Archive for the ‘Ethics’ Category

Wall Street getting its way in Washington, D.C.  That’s been the theme of a series of financial disasters, including the $5 billion-plus trading loss disclosed by JPMorgan Chase in May. After that “embarrassing” episode (so described by "Lisa Gilbert"the company’s CEO Jamie Dimon when he testified before the Senate), the JPMorgan political action committee (PAC) suspended its political spending.

We wondered how long their embarrassment would last. Now we know: not long.

The JPMorgan PAC is once again writing checks – writing them to, among others, the same old cast of House Financial Services Committee members who have done their persistent best to both undermine the Volcker rule and block tighter derivatives regulation that would bring more transparency and accountability to the kind of deal-making that triggered the financial crisis. Of course, in strong form, the Volcker rule might have prevented the JPMorgan trading debacle.

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It will take some time to digest the Supreme Court’s decision today, but it appears to have averted some terrible jurisprudence that might have very seriously restricted the government’s overall ability to regulate the economy and protect citizens.

In upholding most of the Affordable Care Act, the Supreme Court lets stand legislation that offers some important benefits, but only to a portion of those who are uninsured, and will predictably fail to solve our nation’s health care crisis.

However the health reform law ultimately plays out, we know two things for certain: Tens of millions of Americans will remain uncovered as will tens of millions of under-insured who will remain at risk of financial ruin if a major illness strikes and it will leave the private health insurance and pharmaceutical industries in charge of prices and life-and-death treatment decisions.

There is a single solution to the challenges of providing coverage to the 50 million who are uninsured that would curb out-of-control health care costs and provide a humane standard of care to all who enter the medical system. That solution is an improved Medicare-for-All, single-payer system.

The improved Medicare-for-All approach starts with the premise that health care is a critically-needed right that must be afforded to all, irrespective of any individual’s ability to pay for care. It solves the problems of 50 million uninsured Americans simply and directly by establishing that everyone is covered by the improved Medicare-for-All system. Everybody in, nobody out.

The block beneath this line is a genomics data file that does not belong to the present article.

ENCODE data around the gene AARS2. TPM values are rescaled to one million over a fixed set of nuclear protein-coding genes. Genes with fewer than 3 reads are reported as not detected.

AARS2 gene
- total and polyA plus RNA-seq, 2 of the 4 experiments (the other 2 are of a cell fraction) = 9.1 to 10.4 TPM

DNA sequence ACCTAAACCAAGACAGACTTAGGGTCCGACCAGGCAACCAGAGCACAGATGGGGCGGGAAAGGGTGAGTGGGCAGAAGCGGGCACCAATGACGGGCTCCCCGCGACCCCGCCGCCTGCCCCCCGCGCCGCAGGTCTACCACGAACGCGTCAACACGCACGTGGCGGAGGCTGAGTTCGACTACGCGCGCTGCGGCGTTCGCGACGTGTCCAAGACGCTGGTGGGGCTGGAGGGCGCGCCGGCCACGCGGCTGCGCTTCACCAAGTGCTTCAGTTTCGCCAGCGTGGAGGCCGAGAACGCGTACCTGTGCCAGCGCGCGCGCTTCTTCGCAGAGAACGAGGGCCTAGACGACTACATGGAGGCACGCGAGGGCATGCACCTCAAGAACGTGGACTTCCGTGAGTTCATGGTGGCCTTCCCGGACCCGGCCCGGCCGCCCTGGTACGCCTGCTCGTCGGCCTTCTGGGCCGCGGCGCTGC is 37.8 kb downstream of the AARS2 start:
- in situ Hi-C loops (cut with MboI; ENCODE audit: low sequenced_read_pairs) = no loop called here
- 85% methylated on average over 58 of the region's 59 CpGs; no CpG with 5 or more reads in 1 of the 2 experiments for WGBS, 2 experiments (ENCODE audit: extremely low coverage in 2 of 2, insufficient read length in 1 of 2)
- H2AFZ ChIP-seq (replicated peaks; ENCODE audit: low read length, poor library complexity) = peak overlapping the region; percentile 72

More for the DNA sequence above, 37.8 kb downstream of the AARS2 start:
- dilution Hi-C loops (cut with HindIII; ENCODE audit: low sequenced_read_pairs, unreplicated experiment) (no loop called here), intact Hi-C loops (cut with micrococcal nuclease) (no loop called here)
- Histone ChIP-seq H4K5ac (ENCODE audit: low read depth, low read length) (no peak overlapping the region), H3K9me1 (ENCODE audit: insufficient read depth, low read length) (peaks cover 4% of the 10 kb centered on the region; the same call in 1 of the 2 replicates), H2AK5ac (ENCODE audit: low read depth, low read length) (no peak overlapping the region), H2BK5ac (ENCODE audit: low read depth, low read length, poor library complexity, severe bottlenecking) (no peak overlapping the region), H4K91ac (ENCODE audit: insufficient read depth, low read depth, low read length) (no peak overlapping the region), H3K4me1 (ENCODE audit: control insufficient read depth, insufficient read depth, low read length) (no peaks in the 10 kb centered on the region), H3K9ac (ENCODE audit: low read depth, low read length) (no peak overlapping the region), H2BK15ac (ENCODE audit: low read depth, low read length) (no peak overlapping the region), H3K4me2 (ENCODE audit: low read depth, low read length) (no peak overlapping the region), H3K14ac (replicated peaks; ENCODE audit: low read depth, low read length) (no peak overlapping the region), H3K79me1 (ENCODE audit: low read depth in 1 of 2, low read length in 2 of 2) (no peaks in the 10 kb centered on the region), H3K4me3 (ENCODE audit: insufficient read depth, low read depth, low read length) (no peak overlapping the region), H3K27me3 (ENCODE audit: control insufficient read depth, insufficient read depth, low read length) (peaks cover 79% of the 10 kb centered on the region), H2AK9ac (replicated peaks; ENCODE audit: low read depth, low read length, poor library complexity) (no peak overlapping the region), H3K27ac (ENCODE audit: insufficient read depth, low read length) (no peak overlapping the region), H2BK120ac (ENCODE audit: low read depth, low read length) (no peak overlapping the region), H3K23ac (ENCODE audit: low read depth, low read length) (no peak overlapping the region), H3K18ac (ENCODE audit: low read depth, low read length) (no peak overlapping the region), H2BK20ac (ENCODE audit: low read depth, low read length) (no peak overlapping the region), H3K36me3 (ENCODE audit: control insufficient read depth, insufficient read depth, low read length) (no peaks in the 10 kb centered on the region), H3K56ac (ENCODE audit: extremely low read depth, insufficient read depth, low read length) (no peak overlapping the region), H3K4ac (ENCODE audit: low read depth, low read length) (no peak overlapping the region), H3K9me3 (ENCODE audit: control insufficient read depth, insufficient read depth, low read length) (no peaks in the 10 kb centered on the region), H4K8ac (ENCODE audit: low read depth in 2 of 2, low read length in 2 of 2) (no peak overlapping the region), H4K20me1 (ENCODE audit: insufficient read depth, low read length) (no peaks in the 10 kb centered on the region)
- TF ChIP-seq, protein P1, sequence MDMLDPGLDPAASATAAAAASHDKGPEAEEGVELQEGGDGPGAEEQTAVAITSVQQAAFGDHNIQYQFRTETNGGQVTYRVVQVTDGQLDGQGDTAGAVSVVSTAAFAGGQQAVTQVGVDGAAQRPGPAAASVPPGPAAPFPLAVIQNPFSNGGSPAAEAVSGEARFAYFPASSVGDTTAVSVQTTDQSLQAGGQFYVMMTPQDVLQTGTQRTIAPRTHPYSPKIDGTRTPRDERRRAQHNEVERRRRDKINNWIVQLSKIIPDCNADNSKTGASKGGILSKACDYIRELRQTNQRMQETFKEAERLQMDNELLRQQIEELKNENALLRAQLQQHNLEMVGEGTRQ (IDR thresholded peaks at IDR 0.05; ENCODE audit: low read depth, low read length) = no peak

Improved Medicare-for-All would prevent the deaths of the 45,000 Americans who die every year from lack of health insurance. It would eliminate the hundreds of thousands of medical bankruptcies — affecting millions of Americans every year — that occur because people can’t pay their medical bills. These deaths and economic tragedies are entirely preventable; a system that permits them to continue is morally repugnant and must be replaced.

The improved Medicare-for-All approach would eliminate the greatest waste in the health care system: the needless costs imposed by the private health insurers. These firms impose hundreds of billions of dollars of excess cost on us via their excessive profit-taking and executive compensation, their marketing expense, their vast bureaucracies devoted to denying care and their imposition of massive paper-pushing obligations on actual health care providers.

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Washington, D.C., hit near-record high temperatures on Wednesday. But that didn’t discourage more than a hundred dedicated activists from making the two-mile walk from Dupont Circle to the headquarters of Crossroads GPS, one of those outside groups spending millions of dollars to sway the elections. These brave souls were marching to demand that Crossroads co-founder and GOP strategist Karl Rove be held accountable for selling out our democracy to the highest bidder.

As we journeyed together through the streets of our nation’s capital, I heard people talking about lots of different issues—from jobs and retirement to health care and elections. Ultimately, however, most of their grievances boiled down to a single word: fairness. These folks were out in the scorching heat because they believe that American democracy is about every citizen having a voice in government. Not about how many dollars a person (real or corporate) can spend on TV and radio ads.

At our destination, all one had to do was look around to see what real democracy looks like. It’s not the small group of people who were upstairs in an air conditioned room, figuring out how to manipulate voters into favoring the candidates that corporations want in office.  Democracy is those who cared about their country enough to brave the heat for a chance to shout in the streets that people, not corporations, should have the power in our system.